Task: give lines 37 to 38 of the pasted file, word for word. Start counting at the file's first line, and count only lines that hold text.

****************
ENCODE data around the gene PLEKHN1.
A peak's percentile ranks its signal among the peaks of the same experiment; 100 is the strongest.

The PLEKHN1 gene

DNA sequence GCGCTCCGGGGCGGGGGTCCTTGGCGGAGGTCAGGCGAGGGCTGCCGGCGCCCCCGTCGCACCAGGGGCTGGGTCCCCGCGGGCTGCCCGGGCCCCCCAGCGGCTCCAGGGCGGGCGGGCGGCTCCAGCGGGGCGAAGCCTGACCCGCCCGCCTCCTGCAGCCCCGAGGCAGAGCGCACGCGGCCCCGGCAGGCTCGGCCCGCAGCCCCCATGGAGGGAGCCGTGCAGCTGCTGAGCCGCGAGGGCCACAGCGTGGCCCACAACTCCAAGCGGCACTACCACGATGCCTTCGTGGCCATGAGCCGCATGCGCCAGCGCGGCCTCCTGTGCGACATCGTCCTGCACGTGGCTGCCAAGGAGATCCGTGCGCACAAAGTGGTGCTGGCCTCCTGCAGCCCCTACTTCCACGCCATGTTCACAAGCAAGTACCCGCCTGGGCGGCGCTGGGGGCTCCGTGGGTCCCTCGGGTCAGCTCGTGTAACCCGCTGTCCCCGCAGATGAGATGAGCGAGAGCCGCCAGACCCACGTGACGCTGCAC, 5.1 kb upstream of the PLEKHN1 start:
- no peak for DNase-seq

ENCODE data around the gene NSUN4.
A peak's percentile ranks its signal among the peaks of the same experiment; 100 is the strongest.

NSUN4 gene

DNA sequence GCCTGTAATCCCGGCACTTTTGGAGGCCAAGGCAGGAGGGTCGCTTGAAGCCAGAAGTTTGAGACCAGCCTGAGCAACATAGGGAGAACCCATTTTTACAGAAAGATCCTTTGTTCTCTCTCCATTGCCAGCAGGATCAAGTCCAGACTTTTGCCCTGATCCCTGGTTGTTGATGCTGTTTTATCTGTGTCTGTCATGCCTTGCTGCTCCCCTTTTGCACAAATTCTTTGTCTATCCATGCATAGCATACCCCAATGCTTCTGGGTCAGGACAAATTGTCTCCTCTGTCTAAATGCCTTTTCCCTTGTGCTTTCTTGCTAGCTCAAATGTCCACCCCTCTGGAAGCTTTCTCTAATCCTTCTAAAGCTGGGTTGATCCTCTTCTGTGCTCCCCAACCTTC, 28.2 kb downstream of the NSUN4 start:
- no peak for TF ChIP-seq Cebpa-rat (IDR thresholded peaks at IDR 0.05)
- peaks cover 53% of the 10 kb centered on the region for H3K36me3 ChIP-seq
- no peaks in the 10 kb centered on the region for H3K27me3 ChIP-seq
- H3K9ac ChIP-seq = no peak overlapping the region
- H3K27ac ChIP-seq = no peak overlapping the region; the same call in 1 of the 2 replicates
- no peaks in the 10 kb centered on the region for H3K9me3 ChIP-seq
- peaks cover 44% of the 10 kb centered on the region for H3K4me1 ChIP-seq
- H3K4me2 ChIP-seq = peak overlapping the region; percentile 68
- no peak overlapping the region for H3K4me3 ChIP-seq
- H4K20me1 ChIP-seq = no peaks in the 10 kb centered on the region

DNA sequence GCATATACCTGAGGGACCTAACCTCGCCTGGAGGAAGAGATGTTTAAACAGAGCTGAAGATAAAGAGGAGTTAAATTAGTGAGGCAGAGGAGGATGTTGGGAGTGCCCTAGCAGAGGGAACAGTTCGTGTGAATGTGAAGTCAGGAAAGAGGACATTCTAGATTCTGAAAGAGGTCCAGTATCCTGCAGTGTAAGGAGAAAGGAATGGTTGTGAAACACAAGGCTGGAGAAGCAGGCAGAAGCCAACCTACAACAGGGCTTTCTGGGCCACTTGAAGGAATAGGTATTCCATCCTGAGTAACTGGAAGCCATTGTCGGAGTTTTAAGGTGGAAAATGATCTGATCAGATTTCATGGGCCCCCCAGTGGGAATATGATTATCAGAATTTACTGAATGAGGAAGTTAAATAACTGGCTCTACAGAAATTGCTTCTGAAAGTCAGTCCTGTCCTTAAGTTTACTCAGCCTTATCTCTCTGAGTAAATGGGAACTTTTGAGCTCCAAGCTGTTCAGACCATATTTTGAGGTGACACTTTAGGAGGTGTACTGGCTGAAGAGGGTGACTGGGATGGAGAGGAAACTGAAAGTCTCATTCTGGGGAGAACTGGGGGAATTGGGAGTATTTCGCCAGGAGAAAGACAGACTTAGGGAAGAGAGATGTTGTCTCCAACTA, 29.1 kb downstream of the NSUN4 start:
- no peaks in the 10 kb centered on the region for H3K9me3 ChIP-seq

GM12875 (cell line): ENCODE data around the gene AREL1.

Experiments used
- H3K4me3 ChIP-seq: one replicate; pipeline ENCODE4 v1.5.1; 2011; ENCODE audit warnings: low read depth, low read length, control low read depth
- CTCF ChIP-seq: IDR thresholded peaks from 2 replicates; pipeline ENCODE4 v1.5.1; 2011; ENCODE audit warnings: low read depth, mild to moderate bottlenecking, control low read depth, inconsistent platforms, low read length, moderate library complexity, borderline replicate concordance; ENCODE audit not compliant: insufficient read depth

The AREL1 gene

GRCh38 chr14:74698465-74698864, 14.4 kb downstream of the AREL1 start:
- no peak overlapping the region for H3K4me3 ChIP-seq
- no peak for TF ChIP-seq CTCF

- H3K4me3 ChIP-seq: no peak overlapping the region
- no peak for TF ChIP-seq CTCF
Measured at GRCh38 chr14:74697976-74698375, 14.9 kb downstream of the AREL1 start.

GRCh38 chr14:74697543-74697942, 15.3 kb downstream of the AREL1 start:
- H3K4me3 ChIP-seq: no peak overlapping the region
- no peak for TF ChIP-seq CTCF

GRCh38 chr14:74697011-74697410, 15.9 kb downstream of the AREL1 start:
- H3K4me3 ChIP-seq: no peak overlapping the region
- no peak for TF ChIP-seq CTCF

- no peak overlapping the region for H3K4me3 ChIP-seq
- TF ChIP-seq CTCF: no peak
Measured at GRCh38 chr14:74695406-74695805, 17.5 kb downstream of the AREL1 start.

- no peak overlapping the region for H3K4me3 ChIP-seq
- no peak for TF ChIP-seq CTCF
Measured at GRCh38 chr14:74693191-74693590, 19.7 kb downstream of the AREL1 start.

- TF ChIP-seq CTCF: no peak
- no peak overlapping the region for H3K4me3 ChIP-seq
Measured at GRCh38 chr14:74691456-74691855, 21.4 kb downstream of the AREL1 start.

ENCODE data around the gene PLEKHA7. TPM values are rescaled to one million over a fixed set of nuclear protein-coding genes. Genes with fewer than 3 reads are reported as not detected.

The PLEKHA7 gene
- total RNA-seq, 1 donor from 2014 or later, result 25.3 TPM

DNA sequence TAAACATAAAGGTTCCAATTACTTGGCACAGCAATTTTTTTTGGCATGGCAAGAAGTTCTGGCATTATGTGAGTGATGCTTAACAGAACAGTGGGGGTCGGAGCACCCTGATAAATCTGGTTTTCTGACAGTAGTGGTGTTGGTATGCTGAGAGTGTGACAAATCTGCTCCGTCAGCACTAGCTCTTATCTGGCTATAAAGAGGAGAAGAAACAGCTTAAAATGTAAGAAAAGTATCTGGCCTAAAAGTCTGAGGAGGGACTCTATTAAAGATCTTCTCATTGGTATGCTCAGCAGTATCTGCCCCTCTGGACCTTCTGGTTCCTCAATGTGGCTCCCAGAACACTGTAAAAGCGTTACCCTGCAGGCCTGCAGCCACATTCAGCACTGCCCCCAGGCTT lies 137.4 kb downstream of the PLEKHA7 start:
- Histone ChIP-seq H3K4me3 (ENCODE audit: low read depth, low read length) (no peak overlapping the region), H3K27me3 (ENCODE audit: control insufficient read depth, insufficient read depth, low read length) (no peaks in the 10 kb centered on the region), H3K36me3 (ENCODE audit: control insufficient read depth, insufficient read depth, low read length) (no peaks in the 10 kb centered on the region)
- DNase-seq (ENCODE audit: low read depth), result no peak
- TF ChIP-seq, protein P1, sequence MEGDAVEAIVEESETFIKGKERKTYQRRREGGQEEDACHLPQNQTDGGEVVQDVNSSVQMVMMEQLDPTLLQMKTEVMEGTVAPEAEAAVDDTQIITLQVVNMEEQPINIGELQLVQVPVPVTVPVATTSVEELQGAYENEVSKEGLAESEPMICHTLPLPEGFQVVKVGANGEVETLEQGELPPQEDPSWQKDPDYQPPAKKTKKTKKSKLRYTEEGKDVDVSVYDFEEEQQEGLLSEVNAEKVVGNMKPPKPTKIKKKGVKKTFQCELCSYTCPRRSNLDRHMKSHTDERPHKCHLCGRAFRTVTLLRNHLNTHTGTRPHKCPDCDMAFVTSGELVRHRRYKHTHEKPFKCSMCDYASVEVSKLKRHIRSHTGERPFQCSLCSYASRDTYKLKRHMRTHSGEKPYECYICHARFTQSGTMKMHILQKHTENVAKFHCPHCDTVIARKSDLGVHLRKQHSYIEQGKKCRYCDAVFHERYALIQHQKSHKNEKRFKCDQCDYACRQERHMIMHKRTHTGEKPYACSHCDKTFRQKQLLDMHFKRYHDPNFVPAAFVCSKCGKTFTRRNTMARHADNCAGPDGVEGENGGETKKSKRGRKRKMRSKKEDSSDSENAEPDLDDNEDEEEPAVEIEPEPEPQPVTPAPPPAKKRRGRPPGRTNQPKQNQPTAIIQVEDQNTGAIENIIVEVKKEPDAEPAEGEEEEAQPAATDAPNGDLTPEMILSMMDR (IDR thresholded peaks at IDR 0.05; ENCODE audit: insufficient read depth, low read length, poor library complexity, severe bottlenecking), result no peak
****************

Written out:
- H3K4me3 ChIP-seq: no peak overlapping the region
- no peak for TF ChIP-seq CTCF